The months leading up to the 2016 election were ones that were for me, as a member of the LGBT+ community, full of fear and uncertainty. Same-sex marriage had only been legalized nationwide 16 months before, and the Republican candidate’s running mate Mike Pence was known for his regressive views on LGBT+ rights such as supporting conversion therapy and opposing same-sex marriage.
My frustration was exacerbated by the fact that I was 15 and was therefore ineligible to vote. And I watched as many of the adults in my life, who had previously been lifelong voters, refused to vote in the 2016 election because they felt they couldn’t wholeheartedly support either candidate. And then I watched as Donald Trump was elected president and Mike Pence vice president. I decided that the moment I was eligible to vote I would never skip an election.
These past four years have continued to be very frustrating for me as I have watched a president I never voted for (or even had the chance to vote against) pass policies that I did not agree with. To name a few, under the Trump administration protections against discrimination in health care and homeless shelters for transgender individuals have been rolled back, the Department of Justice filed a court brief stating that private businesses should be able to discriminate against LGBT+ customers and other heinous policies unrelated to LGBT+ rights have also been instituted. I was alarmed and furious that my trans peers could be denied potentially life-saving services — or that I could be denied service because of my sexuality.
If Trump is reelected there will be nothing to stop him from continuing to take away these and other important rights. It is likely that the Trump administration will attempt to ensure that the costs that come with transitioning are no longer covered by Medicaid, something that would greatly harm the trans community. Additionally, the administration will continue to deny asylum to those seeking protection from violence based in hatred for the LGBT+ community. Those who would be affected by this are unable to vote, as they are not citizens of the United States, but would be put in potentially life threatening situations if Trump were to be re-elected. (Of course, Trump is only able to make these changes because of the conservative supermajority in the Supreme Court and in the Senate, so make sure to vote for your senator too!)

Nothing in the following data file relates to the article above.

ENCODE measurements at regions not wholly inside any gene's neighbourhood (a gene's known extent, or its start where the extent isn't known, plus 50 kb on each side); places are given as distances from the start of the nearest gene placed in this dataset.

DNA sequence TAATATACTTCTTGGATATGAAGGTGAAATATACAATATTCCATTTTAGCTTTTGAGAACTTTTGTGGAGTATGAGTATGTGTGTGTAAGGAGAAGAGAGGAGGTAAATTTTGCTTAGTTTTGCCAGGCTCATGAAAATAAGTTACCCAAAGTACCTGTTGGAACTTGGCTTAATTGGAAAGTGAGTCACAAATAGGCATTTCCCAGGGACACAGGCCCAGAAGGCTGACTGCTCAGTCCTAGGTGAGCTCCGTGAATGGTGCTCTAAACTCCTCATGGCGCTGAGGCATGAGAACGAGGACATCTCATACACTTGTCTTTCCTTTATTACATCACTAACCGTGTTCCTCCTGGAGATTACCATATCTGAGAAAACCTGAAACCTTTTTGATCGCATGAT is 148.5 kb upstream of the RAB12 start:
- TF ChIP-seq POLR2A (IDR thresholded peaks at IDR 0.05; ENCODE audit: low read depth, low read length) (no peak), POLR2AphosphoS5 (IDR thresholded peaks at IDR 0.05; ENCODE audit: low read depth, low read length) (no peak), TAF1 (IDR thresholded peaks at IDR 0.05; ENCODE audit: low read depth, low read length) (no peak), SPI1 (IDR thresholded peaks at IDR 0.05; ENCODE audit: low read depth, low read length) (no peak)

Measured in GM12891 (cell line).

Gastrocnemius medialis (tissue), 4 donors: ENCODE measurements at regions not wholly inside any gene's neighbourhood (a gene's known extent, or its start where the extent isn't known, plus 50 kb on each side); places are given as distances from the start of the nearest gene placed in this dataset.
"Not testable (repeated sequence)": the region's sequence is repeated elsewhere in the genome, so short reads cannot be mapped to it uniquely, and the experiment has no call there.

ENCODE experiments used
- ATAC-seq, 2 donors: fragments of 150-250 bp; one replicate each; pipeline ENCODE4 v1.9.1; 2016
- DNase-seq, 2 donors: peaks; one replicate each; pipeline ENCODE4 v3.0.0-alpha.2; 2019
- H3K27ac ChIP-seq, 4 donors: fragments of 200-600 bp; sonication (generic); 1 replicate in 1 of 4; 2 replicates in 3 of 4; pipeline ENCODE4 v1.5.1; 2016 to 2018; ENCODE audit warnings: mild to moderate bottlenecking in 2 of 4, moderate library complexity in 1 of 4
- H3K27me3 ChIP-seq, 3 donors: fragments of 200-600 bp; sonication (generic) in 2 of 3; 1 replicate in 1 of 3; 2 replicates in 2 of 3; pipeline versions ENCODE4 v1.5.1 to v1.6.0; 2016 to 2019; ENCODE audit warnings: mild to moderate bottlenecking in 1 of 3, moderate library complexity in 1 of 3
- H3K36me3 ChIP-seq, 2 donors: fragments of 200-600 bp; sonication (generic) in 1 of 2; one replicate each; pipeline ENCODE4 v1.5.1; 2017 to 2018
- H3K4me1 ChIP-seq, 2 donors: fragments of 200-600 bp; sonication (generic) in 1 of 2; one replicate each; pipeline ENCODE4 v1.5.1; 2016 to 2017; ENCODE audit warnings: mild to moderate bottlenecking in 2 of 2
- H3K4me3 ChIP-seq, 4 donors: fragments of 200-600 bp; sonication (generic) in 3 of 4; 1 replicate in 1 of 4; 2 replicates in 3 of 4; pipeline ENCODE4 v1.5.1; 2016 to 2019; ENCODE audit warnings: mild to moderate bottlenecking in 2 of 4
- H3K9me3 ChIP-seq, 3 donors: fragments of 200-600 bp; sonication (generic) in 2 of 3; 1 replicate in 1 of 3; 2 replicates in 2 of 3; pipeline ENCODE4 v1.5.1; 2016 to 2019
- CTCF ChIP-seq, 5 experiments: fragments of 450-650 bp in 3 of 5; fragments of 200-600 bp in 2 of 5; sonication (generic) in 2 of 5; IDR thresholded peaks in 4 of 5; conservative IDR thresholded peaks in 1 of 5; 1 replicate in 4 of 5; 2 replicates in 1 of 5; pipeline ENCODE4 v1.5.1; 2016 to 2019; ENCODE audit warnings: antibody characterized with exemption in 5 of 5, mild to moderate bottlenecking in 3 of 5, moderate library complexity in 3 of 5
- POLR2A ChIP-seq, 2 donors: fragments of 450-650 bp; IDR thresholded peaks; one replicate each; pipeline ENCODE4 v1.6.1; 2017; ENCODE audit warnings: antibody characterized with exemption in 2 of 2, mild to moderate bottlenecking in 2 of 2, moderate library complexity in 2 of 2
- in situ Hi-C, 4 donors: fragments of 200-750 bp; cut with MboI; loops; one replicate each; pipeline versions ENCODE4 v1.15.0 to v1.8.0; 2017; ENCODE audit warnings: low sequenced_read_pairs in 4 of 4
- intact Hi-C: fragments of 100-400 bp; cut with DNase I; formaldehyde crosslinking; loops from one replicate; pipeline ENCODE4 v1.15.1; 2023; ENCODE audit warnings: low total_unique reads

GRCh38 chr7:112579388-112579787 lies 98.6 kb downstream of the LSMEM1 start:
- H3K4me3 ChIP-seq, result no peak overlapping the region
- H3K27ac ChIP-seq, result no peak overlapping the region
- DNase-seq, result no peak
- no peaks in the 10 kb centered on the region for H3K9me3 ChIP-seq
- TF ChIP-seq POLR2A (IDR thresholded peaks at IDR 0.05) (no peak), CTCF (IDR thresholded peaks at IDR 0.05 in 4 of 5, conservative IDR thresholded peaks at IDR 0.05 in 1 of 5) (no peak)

This is all to say, go vote in this upcoming election. Even if you’re not especially passionate about either candidate. Biden may not be the champion of marginalized communities that some of us would like, but at least he will not do the same aforementioned active harm as Trump — Biden plans to enact protections for LGBT+ individuals. There are so many who are unable to vote, most for reasons more egregious than not yet being 18, who will be affected by the results of the election. When you vote you are using this privilege to protect those who are unable to. Every single person in America who does not vote in the election — either because they could not or because they would not — will have to live under whoever is elected. Information on how to vote in your state can be found here, and the link to register to vote can be found here.
So, go participate in this civic duty and vote!
Contact Isabella Saracco at isaracco ‘at’ stanford.edu.